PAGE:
He died unexpectedly of a heart attack at age 56 while on business in New Orleans on December 1, 1997. Dave Beach, who was with him on the trip, was that last one to talk to him, as the two planned to meet for dinner that evening. Hotel staff informed Beach that his friend and colleague had died.

Mr. Redlinger was the navigation manager for the Northwest Division at the time of his death.

He was a member of the Society of American Military Engineers, the American Society of Civil Engineers and the Professional Engineers of Oregon, as well as the Western Dredging Association.

Arthur Elton came to work for the Portland District’s Plant Maintenance Section in November 1993 as an engineer in the marine engineering sub-section.

He was instrumental in improving the ship repair processes for the Corps’ survey boats as well as the dredges Essayons and Yaquina. The design and construction of both the West Mark and the Patterson were accomplished during his tenure.
Mr. Elton was diagnosed with lung cancer in September 2001 and died on September 27, 2003.

Hickson Retired

The new boats are replacing the survey boat Hickson, which was named after Robert Hickson, Sr. and dedicated on June 16, 1968.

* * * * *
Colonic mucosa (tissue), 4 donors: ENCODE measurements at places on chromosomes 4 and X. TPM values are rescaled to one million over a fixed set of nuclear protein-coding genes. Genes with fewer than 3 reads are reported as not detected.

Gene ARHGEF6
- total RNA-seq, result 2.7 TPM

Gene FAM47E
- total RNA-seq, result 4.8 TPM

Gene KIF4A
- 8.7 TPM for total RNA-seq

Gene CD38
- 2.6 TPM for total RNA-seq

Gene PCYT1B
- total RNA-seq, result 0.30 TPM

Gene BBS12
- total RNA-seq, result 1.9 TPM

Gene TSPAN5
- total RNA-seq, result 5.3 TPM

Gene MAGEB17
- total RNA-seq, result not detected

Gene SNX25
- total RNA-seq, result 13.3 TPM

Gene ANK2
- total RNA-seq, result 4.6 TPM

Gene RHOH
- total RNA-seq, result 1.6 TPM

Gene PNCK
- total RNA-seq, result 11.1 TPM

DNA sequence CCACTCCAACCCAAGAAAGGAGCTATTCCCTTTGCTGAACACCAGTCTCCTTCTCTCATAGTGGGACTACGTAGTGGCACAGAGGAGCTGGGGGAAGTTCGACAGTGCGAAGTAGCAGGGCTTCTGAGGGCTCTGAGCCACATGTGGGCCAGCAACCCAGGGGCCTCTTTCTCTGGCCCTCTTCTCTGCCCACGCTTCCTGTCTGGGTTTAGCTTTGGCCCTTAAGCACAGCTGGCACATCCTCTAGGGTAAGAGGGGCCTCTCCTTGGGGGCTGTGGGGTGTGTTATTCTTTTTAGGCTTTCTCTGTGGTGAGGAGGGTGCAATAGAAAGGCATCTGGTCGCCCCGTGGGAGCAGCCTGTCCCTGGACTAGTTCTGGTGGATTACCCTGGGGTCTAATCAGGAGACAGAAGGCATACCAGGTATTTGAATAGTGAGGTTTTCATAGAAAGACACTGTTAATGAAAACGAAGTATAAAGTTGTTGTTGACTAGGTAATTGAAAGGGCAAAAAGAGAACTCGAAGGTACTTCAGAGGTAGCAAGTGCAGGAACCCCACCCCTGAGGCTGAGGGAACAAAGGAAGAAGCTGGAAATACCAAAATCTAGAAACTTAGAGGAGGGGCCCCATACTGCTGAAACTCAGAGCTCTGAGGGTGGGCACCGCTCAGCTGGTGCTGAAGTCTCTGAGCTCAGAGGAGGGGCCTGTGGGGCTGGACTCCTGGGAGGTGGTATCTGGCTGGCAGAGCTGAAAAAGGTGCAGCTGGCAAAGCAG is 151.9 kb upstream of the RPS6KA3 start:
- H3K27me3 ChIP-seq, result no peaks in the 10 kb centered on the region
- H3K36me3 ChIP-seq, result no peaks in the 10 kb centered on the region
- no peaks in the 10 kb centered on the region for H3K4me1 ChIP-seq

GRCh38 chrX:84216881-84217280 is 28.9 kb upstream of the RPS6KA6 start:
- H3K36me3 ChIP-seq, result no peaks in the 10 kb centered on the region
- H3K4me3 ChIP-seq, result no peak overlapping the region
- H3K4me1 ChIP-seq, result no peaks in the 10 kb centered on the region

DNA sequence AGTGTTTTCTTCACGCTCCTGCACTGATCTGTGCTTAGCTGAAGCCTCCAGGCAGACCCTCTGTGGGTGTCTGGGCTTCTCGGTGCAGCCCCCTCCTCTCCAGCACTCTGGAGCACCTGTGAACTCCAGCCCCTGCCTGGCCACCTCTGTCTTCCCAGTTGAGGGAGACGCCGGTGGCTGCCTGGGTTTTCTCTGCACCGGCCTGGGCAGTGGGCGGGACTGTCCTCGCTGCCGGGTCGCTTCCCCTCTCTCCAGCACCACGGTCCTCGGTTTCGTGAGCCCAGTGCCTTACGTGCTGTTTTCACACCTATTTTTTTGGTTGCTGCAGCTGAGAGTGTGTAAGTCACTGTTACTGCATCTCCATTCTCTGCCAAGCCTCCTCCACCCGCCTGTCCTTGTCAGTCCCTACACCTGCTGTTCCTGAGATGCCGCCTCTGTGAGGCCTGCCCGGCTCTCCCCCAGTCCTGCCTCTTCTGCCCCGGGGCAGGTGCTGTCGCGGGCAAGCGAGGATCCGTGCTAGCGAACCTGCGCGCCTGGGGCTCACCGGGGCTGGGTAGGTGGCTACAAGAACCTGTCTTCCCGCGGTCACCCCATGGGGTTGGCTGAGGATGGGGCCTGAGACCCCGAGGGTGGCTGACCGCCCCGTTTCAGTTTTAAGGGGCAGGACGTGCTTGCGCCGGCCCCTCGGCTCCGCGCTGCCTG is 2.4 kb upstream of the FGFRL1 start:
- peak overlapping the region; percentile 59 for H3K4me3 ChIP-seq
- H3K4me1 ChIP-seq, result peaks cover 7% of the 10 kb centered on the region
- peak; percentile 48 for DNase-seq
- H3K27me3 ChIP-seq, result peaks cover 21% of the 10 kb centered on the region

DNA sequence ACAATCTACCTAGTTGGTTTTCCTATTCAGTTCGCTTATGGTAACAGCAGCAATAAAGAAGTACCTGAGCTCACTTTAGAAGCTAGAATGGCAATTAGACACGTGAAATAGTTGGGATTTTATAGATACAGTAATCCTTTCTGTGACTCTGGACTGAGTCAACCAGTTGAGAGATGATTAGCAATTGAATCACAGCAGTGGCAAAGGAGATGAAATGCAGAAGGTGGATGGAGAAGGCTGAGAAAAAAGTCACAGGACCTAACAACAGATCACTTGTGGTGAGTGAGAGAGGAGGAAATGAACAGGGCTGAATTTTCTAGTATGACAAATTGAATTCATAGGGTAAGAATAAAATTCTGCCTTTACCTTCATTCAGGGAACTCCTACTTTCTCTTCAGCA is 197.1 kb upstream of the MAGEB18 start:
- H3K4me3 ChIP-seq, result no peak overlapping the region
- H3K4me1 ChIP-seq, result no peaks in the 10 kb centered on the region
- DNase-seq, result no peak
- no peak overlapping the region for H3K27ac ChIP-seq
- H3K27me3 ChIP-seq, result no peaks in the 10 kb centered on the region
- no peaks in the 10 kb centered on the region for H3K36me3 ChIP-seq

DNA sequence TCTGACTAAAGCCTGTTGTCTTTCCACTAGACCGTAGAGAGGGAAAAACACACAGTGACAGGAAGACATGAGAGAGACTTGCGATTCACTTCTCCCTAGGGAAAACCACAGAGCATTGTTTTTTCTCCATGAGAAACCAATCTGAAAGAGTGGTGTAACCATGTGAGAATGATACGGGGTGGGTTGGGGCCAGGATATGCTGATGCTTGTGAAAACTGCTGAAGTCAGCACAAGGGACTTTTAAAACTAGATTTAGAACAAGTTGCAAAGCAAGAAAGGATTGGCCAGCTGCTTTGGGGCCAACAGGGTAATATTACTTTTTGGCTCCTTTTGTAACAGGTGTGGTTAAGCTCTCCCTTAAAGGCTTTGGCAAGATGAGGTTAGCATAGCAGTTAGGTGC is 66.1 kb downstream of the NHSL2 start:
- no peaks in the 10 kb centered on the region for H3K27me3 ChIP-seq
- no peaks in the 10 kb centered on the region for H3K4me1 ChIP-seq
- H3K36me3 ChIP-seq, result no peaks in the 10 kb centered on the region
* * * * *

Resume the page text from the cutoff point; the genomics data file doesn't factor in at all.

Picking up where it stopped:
On May 27, 2010, eight of Mr. Hickson’s grandchildren and great-grandchildren took a farewell voyage on the Hickson, to officially retire the vessel after 42 years of service.
Survey boat Hickson was based in Astoria, Oregon, and through the years surveyed coastal ports from San Francisco to Grays Harbor, and the Columbia River from Astoria to Portland. A typical survey day would cover 80 to 120 miles.

Col. Steven Miles, Portland District commander, told the family that Hickson’s mission was two-fold: to provide vital data on channel conditions, and to keep her crews safe as they traveled the sometimes treacherous waters along the Oregon coast.

As is the Corps’ tradition, the vessel was named for an individual whose professionalism and leadership left a mark of excellence on the Portland District. Robert Hickson Sr. retired in 1954, after a 46-year career with the Corps of Engineers in Portland.

He graduated from the University of Oregon School of Engineering in 1909, and, as a young man, worked on construction on the Dalles-Celilo canal, as well as the Columbia River jetties.
An Oregonian article dated April 30, 1954 says Hickson was instrumental in the project to deepen the Columbia River Channel from 20 feet to 35 feet. The same article says he was involved in the design and construction of McNary, Detroit, Lookout Point and Dorena dams, and early design work for The Dalles Dam.
Michelle Helms wrote that the projects Robert Hickson helped design and build remain vital to our infrastructure in the 21st century. Engineers today are building on his foundation and taking the steps necessary to ensure that those projects continue to manage the region’s water resources, and to support waterborne commerce in the Pacific Northwest.

His family believes Hickson would have felt confident that his life’s work continues in good hands.